UK to Implement China-Style Facial Recognition Surveillance System

Nikolai Grunin, an employee at NtechLab, the company that won the city's tender to supply the facial recognition technology, demonstrates the technology during an interview with AFP on February 5, 2020. - A vast and contentious network of facial-recognition cameras keeping watch over Moscow is now playing a key role …
KIRILL KUDRYAVTSEV/AFP via Getty Images

Civil rights campaigners have warned that Britain is heading towards a “dystopian” future in which Chinese-style facial recognition cameras are used to turn public spaces into “open-air prisons”.

Last week, the Home Office published new proposed guidelines for the use of AI camera surveillance of the British public in order to “enable operators of surveillance camera systems to make legitimate use of available technology in a way that the public would rightly expect and to a standard that maintains public trust and confidence.”

The guidance, which is the first update to the Surveillance Camera Code of Practice in eight years, has been criticised as “bare bones” and a threat to civil liberties by campaigners.

The former Surveillance Camera Commissioner Tony Porter told the BBC: “I don’t think it provides much guidance to law enforcement, I don’t really it provides a great deal of guidance to the public as to how the technology will be deployed.”

Mr Porter added that he found it odd that the guidance made no mention of how such systems will be implemented in Transport For London, which operates thousands of cameras.

Megan Goulding, a lawyer for the civil rights group Liberty added: “One year since our case led the court to agree that this technology violates our rights and threatens our liberty, these guidelines fail to properly account for either the court’s findings or the dangers created by this dystopian surveillance tool.

“Facial recognition will not make us safer, it will turn public spaces into open-air prisons and entrench patterns of discrimination that already oppress entire communities.”

The Home Office defended the use of live facial recognition (LFR) saying: “The Government is committed to empowering the police to use new technology to keep the public safe, whilst maintaining public trust, and we are currently consulting on the Surveillance Camera Code.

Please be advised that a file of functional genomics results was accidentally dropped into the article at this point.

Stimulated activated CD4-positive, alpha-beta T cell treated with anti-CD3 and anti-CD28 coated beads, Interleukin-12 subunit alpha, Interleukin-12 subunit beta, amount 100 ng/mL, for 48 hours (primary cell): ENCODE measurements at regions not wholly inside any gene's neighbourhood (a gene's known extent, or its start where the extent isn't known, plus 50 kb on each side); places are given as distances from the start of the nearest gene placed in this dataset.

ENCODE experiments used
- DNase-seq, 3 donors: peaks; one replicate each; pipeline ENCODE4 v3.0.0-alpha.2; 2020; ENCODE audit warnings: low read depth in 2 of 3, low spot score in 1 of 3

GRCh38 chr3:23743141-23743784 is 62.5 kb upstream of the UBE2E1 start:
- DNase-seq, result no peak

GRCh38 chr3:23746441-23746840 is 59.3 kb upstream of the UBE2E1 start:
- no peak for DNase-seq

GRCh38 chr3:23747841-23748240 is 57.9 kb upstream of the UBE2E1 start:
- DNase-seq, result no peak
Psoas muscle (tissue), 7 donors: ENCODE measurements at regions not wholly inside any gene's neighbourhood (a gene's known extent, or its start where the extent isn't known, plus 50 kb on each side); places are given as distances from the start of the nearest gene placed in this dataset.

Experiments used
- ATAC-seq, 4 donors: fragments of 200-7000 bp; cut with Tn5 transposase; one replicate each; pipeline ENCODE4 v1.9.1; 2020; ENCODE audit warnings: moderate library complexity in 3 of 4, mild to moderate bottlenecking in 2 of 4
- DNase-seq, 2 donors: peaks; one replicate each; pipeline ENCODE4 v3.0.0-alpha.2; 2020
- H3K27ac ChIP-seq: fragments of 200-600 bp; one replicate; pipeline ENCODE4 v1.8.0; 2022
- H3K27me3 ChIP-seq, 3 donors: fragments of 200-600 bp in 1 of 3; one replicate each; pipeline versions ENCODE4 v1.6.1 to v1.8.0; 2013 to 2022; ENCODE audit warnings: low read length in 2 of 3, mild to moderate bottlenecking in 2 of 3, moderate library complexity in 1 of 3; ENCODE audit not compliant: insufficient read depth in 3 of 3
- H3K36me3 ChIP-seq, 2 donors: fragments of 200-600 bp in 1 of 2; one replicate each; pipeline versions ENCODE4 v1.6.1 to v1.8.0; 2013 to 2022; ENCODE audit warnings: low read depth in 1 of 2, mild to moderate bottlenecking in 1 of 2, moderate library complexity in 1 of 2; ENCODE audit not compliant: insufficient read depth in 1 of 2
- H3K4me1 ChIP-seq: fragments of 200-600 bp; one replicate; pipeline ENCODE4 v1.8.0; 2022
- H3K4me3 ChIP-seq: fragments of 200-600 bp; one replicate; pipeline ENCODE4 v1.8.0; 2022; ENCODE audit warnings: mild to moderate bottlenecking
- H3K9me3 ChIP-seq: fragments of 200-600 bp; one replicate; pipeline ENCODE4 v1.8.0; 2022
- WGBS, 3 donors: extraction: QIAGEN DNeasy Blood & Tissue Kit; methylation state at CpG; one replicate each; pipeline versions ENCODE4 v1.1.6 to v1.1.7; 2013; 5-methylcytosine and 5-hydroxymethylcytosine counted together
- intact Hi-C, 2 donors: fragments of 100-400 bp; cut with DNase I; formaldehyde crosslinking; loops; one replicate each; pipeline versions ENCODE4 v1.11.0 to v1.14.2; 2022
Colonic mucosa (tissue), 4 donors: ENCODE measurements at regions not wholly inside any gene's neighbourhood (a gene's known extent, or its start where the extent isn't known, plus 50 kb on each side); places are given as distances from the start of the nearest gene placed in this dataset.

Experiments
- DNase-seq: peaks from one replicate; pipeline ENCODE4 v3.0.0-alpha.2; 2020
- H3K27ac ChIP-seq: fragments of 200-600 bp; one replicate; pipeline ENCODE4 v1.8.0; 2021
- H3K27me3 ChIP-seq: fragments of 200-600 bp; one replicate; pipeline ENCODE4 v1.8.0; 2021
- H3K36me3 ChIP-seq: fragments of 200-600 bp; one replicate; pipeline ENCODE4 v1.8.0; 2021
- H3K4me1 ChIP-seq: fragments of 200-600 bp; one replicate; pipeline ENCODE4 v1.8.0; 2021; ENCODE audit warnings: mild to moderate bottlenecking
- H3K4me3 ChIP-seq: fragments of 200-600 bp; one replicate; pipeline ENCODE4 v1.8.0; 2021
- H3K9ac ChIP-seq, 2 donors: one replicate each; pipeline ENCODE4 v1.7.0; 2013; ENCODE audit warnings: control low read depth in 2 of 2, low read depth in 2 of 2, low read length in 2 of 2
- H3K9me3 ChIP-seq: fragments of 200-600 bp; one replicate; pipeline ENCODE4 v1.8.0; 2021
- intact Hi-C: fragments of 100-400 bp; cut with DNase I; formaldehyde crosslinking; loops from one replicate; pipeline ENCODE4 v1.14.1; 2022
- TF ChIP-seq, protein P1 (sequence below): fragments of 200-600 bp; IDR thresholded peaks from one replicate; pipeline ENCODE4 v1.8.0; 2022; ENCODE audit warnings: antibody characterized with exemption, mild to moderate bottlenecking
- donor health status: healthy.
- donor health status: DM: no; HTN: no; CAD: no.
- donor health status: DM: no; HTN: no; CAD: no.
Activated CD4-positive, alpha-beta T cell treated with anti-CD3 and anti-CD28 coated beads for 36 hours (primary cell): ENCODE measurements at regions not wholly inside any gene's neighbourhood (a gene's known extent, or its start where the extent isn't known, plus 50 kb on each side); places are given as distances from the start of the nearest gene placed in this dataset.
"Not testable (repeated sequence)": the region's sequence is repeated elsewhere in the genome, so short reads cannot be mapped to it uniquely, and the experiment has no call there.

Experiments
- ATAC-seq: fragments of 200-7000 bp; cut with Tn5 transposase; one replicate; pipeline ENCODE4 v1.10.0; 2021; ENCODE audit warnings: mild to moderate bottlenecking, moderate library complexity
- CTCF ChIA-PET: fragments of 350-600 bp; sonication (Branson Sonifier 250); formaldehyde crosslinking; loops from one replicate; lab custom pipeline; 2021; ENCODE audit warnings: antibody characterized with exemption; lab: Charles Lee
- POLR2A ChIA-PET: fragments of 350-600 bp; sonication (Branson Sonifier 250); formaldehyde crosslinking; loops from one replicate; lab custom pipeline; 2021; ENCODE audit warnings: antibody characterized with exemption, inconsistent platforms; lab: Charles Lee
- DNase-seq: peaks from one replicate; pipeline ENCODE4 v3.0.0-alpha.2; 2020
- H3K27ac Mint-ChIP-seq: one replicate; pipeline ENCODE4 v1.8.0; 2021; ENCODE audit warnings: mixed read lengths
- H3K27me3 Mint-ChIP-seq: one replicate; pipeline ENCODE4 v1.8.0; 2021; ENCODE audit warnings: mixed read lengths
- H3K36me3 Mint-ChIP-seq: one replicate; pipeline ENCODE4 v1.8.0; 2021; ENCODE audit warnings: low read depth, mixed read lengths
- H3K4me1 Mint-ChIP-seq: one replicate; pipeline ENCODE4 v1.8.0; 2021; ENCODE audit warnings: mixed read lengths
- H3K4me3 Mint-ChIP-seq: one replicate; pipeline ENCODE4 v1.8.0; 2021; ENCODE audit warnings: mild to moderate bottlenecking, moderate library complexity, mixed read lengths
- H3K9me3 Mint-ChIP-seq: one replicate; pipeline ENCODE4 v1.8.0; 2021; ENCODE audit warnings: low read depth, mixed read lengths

“In addition, College of Policing have consulted on new guidance for police use of LFR in accordance with the Court of Appeal judgment, which will also be reflected in the update to the code.”

The London-based Privacy International warned that the use of facial recognition could be used to monitor and potentially clamp down on protest movements.

“Unfortunately, police forces do increasingly use a wide range of surveillance capabilities at protests, like facial recognition technology, IMSI catchers and mobile phone data extraction tools. It means that by attending a protest, the police can potentially identify you, track you and monitor you.”

Indeed, Breitbart London reported in February that police forces throughout Britain have been deploying drones to monitor protests.

Facial recognition software has become a key tool of control used by authoritarian regimes, in particular, communist China, which has installed hundreds of millions of cameras over the past decade.

Questions have also been raised as to the efficacy of facial recognition technology in preventing crime, with figures released earlier this year showing that only one arrest was made as a result of scanning 13,000 people’s faces.

Last year the Metropolitan Police used facial recognition in three instances. On the first occasion, some 4,600 faces were scanned and compared to a list of 6,000 wanted people, yet the cameras were unable to identify any suspects.

In another operation, 8,600 people had their faces scanned in Oxford Circus. The cameras alerted the police of eight potential suspects, however, only one actually matched the list of suspects.

The director of Big Brother Watch, Silkie Carlo said at the time: “The police’s own data shows facial recognition surveillance is dangerously inaccurate and a waste of public money, let alone a serious assault on our civil liberties.”

Follow Kurt Zindulka on Twitter here @KurtZindulka

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